Fassbinder Diary #1: Love Is Colder Than Death
Love Is Colder Than Death is a striking title—dour and grandiose in a way that invites thoughts of black-clad chain-smoking art students. Fassbinder’s 1969 debut feature lives up to its name—which isn’t a bad thing—as it bounces among Franz, a hoodlum (played by the director) who refuses to join a crime syndicate; his girlfriend/prostitute, Johanna (Hanna Schygulla); and Bruno (Ulli Lommel), a thug sent by the syndicate to follow Franz. The 24-year-old filmmaker makes no attempt to ingratiate himself with the audience, and it’s fascinating to spot the solid foundations of his aesthetic apparent throughout.
The stylishly laconic film recycles bits and pieces of pop-movie imagery into a time capsule that is self-aware in a way far more aggressive than the cutesy “postmodernism” we are inundated with today. The most striking scenes are its long tracking shots without dialogue. In one sequence, Johanna, in minidress and ruffled collar, and Bruno, in a gangster’s uniform of overcoat and sharp fedora, meander through a grocery store as something resembling a creepy space-age synth opera plays over the PA speakers. Johanna sneakily tucks some groceries into her purse—a petty crime and a relatively likable one, compared to most of the nasty behavior on screen—and the camera continuously tracks them, swerving as they move through this arena of consumerism. The grocery store is essential to the film’s mission: it’s something that could be mundane, but which Fassbinder very consciously chooses to mine for maximum strangeness. The looping camera movements offer a palpable contrast to earlier scenes in which the characters are presented in severe minimalist (yet equally stylized and defamiliarized) tableaus.
If the film’s Fassbinder-esque elements are noticeable, his influences are also apparent. There are shades of the French New Wave throughout the film, starting with its dedication to Claude Chabrol and Eric Rohmer. In the face of violence and nihilism, the grocery-store jaunt brings to mind “The children of Marx and Coca-Cola” that prefaced Jean-Luc Godard’s Masculin Féminin. These characters were raised on corruption and pop culture in equal amounts. You can see it in the way they move and in the way they speak, more likely to look directly at us than at each other. At one point, the three go to a department store to shoplift sunglasses. Franz asks for a pair “like the cop in Psycho had”—he wants a piece of oddly specific film iconography for himself. As they slip the sunglasses into their pockets and smoke cigarettes, the group seem more like bratty suburban kids than harbingers of a new film movement, and that is a big part of Love Is Colder Than Death’s tricky appeal: Franz, Bruno, and Johanna are all acting roles. Franz is the unsavory lowlife, Bruno is the more debonair lowlife, and Johanna is the “bad girl,” but her soft look and ultimate betrayal of Franz give her away as a more complex figure. We are always aware of their performances, and this state of slight remove will persist throughout much of Fassbinder’s oeuvre.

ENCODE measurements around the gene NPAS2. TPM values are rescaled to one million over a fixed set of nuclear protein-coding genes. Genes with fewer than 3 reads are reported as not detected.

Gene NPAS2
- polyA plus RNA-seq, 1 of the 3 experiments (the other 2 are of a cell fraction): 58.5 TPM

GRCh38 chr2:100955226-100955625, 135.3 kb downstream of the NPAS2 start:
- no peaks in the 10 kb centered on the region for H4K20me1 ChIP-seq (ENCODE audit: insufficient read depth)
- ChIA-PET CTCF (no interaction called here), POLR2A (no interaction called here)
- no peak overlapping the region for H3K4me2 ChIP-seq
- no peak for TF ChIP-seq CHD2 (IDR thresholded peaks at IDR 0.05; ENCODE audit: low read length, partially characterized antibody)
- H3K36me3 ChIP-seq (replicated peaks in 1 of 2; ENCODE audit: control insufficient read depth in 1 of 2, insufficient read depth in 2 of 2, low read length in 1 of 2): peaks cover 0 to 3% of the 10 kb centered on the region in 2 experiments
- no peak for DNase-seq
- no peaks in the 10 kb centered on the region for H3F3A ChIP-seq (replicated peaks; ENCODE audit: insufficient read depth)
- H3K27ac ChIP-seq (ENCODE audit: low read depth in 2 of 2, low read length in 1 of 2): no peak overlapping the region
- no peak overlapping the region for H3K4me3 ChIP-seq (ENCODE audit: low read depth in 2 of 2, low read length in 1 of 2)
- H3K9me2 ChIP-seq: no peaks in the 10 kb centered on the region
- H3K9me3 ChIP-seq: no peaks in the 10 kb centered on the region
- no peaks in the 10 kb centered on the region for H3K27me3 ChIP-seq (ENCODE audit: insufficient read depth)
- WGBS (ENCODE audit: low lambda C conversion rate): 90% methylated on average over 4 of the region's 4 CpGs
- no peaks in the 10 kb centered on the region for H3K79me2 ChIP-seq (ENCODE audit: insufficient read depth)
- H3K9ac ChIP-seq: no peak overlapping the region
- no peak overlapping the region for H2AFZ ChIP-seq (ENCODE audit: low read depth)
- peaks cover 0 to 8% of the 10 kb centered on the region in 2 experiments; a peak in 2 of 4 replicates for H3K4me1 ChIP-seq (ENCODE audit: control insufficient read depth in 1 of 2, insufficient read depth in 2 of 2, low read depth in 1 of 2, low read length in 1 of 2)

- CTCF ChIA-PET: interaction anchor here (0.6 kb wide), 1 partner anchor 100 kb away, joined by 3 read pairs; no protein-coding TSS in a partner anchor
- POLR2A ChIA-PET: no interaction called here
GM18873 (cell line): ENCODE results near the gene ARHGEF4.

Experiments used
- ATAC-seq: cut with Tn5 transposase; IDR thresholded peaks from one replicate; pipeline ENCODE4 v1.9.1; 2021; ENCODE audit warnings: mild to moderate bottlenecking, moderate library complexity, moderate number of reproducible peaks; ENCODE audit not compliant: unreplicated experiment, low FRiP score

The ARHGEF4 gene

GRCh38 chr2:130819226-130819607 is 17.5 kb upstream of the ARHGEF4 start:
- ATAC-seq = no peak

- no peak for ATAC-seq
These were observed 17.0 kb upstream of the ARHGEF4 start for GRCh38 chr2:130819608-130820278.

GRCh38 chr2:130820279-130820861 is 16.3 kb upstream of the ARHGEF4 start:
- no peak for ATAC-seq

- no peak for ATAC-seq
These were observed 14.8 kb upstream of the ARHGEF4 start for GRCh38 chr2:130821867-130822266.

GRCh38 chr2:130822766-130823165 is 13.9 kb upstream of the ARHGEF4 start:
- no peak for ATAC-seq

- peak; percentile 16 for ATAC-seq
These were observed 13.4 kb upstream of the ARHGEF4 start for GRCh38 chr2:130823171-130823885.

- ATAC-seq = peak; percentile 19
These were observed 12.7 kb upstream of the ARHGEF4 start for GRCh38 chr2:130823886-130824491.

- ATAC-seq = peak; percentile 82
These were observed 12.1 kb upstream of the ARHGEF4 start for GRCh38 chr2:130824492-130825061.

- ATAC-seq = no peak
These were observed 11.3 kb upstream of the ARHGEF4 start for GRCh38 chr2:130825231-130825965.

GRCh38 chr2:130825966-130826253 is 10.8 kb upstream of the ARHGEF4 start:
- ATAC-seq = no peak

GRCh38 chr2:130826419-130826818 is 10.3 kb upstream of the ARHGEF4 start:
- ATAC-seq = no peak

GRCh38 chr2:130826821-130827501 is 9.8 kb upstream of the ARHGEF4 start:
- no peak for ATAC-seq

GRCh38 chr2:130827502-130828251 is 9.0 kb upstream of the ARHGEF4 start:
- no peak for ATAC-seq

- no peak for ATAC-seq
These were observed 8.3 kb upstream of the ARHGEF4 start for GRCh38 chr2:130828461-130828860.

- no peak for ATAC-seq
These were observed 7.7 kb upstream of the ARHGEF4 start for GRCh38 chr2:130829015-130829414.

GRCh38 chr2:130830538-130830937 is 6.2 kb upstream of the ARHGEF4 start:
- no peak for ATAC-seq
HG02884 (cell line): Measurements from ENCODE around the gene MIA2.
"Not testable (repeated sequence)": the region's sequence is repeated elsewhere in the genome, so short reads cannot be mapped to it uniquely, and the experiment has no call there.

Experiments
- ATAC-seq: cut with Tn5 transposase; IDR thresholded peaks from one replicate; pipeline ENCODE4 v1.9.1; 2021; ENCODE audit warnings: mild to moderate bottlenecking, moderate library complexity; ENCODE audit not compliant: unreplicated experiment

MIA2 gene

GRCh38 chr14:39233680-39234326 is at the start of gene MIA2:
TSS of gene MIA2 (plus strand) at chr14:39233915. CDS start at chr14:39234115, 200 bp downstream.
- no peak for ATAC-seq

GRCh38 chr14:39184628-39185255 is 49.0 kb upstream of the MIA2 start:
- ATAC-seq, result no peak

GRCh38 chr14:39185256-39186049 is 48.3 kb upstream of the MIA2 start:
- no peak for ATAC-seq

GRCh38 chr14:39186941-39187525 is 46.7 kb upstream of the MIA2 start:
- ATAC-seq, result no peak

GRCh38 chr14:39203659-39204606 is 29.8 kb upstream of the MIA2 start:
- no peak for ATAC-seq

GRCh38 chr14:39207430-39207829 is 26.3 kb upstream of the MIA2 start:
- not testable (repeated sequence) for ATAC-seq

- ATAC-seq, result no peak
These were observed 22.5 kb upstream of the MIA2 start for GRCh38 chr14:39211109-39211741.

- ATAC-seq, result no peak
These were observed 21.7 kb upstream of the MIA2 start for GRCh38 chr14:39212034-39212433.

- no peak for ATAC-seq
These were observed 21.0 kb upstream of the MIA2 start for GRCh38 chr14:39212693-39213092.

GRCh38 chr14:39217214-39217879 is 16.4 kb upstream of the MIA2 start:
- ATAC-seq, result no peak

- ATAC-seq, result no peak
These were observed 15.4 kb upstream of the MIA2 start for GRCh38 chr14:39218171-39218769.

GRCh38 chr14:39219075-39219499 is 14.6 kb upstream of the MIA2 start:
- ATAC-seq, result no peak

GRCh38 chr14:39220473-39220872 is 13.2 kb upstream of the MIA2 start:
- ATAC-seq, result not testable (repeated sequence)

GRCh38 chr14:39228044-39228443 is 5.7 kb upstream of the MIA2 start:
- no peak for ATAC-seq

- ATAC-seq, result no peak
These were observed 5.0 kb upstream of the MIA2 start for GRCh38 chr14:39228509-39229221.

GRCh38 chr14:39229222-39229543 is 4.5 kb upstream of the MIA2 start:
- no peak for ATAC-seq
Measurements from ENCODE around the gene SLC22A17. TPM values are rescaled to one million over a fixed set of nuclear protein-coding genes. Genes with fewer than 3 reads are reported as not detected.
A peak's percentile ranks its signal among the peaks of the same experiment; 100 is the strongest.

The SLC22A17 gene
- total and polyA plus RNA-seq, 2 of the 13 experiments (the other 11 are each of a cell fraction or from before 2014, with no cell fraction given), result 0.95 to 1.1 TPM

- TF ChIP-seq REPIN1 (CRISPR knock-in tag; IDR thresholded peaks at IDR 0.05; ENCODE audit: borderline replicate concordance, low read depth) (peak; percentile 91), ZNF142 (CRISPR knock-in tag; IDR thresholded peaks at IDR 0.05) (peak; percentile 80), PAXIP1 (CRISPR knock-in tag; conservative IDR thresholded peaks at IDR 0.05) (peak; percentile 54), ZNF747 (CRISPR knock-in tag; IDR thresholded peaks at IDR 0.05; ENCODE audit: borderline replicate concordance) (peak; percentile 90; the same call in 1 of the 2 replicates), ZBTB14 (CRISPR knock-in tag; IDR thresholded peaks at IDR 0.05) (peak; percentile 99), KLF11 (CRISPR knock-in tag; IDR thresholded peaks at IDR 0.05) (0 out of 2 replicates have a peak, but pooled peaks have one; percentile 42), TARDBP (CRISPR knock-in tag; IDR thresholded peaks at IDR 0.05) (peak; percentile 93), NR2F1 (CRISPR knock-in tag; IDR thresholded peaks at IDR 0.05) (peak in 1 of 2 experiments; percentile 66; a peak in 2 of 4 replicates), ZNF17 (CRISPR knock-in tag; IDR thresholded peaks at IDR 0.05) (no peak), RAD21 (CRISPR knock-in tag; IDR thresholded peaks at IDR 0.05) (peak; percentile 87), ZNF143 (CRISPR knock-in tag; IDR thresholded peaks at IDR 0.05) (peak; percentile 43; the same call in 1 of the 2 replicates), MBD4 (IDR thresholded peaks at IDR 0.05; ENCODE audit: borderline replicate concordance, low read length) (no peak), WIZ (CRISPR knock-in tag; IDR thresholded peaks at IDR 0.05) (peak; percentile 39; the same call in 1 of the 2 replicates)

The film’s final moments recall Breathless: after a shooting, Franz calls Johanna a whore after she admits to notifying the police. It’s a bold final word for a first movie—blunt but without any lasting meaning outside of a momentary shock. Will the lives of these characters change? Probably not. They aren’t driving off to somewhere better, which is just how Fassbinder wants it.